- Narcotic drugs could cause constipation. Drink plenty of water and incorporate high-fiber meals into your diet. Laxatives and stool softeners can help with bowel movements. Over-the-counter drugs that you may use include Senokot, Colace, Miralax, and Dulcolax
- Anti-inflammatory pain medicines such as Aleve and Advil should only be used with the approval of a surgeon. They inhibit new bone formation and would lead to the failure of your fusion
- You could use acetaminophen drugs like Tylenol if necessary
- If you've been issued a brace, make sure that you keep it on at all times, except when you're sleeping, taking a shower, or icing
- To relieve pain and edema, apply ice to the wound three to four times a day for fifteen to twenty minutes
- Every three to four hours, get up and take a 5- to 10-minute stroll. Gradually increase your walking distance as you can
Your doctor will devise a post-operative recovery plan to assist you to get back to normal activity as soon as possible. Your symptoms would improve quickly or gradually over time after the operation. The treatment plan determines the length of your hospital stay. Surgery could occasionally also be done as an outpatient procedure. You would be able to walk and wake up before the end of your first day after the operation. Your body's state of recovery and the kind of activity or work you intend to resume will determine when you can go back to it. Consult with your surgeon and follow the instructions for optimal healing and rehabilitation after the treatment.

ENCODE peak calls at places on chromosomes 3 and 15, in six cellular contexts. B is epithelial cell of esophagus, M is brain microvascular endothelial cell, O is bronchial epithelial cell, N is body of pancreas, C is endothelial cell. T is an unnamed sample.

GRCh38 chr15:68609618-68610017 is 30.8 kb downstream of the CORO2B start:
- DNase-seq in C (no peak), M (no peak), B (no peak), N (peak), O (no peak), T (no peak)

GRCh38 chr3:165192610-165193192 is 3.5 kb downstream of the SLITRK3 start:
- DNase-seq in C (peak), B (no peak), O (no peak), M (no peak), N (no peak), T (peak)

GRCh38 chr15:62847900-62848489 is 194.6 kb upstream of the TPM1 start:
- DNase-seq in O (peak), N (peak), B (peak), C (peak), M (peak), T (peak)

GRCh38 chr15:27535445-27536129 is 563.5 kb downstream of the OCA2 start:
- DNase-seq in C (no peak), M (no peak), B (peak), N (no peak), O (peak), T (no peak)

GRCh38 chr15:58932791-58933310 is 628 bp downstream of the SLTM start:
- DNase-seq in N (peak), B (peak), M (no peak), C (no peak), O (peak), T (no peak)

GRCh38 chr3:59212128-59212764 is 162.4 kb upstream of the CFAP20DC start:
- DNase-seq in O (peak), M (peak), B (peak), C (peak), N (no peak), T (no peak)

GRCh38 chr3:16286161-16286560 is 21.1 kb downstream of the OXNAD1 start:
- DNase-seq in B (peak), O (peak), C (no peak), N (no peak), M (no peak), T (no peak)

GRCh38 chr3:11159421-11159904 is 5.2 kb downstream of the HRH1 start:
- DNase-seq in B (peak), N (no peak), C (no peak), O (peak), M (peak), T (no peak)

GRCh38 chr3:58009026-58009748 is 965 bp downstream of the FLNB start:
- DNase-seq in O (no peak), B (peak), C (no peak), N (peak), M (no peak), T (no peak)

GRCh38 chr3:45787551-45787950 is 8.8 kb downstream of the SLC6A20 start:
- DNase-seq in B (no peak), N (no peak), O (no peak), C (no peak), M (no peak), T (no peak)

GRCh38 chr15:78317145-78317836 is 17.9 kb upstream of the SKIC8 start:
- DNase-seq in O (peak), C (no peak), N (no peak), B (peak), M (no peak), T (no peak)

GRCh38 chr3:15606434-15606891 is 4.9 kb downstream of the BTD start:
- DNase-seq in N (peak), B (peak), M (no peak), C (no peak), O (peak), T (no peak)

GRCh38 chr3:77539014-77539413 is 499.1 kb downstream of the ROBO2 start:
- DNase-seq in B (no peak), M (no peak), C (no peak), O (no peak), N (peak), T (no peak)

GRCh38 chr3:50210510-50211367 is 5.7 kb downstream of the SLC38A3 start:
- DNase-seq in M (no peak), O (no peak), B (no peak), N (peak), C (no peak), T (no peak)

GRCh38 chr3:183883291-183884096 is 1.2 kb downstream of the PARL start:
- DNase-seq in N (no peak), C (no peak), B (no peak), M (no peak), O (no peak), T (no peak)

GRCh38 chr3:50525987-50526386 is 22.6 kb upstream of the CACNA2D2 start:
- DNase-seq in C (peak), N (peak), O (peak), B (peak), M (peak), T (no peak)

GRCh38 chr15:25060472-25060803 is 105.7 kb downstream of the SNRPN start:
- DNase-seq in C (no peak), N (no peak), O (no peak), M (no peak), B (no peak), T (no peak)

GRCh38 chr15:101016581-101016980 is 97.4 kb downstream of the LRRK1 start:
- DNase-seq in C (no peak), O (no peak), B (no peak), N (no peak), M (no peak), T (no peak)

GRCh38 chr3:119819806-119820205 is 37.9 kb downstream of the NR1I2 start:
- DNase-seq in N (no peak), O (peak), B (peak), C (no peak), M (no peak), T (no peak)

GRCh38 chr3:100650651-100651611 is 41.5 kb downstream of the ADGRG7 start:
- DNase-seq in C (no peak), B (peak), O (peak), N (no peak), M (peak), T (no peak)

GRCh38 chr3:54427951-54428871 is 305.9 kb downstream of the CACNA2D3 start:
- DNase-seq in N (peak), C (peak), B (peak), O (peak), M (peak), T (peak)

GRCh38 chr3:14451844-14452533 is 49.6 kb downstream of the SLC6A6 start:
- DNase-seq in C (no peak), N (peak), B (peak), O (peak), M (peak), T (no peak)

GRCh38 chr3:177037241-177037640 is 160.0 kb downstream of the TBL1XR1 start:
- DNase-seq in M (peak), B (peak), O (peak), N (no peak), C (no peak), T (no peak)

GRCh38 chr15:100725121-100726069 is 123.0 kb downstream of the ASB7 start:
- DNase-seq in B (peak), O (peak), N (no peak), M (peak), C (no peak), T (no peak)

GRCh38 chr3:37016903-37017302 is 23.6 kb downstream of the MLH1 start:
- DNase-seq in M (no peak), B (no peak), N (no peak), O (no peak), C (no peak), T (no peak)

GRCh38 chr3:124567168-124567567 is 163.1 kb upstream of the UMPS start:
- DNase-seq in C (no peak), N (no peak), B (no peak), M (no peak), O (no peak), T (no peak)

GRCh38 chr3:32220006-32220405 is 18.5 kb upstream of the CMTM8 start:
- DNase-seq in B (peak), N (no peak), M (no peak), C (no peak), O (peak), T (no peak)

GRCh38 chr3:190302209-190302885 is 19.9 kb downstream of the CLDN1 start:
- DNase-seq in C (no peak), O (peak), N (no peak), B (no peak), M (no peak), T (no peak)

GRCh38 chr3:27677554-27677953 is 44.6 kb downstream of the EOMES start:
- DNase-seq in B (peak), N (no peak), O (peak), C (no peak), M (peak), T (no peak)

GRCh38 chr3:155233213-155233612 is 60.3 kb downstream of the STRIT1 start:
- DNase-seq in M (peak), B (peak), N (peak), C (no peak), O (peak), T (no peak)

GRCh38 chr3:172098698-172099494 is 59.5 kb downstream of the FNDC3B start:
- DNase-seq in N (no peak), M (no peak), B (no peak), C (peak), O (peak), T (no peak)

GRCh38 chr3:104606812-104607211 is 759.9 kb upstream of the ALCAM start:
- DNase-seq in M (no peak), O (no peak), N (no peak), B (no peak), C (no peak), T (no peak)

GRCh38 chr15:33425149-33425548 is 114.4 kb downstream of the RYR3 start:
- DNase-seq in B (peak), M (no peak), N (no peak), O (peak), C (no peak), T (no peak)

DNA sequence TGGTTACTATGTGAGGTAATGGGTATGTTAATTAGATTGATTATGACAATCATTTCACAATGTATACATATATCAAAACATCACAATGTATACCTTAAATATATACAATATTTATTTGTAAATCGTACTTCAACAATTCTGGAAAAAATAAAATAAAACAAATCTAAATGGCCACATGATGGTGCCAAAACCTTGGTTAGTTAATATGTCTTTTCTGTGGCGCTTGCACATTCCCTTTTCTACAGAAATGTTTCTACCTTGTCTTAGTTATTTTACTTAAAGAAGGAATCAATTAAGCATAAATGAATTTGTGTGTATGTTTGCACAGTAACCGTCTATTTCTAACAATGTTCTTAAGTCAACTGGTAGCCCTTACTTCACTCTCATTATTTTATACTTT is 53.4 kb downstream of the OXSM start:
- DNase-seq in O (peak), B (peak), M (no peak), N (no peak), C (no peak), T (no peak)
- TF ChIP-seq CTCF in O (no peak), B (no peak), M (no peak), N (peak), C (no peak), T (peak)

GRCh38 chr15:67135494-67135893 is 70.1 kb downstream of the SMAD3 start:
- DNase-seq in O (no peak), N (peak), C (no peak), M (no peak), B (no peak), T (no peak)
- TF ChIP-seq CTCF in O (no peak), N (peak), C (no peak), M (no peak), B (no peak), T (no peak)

How a Spine Surgeon Can Help
A spine surgeon would order the following diagnostic tests if the patient exhibits any symptoms of disc herniation:
- Magnetic Resonance Imaging (MRI)—This is the most effective way of getting images of the spinal cord, nerve roots, intervertebral discs, and ligaments
- Electromyography (EMG)—This procedure tests the electrical impulses of the nerve root and aids in pinpointing the source of pain
- Myelography—This process involves injecting a liquid dye into the spine, which is subsequently followed by a series of computed tomography scans and X-rays
- CT Scan—This is a collection of X-rays processed by the computer into three-dimensional pictures of the entire body structure. These scans can help to identify sac indentations in the spinal fluid caused by bone spurs, bulging or herniated discs that would be pressing on the spinal cord or nerves
Find a Spine Surgeon Near Me
Most patients are delighted to learn that microdiscectomy procedures don't require spinal fusion. Although it's often a good idea to avoid fusion, you may not be a suitable candidate for the posterior method of disc herniation removal. Herniation could occur again if the disc is not removed completely. In addition, the remaining disc could rupture, putting pressure on the nerve roots.
If you would like to know more about cervical microdiscectomy or any other treatment option for neck or shoulder pain, you can contact Dr. Rappard's facility in Los Angeles. Patients suffering from severe or chronic spine issues can benefit from a wide selection of treatment options provided by our specialists. Call us today at 424-777-7463 to schedule your appointment.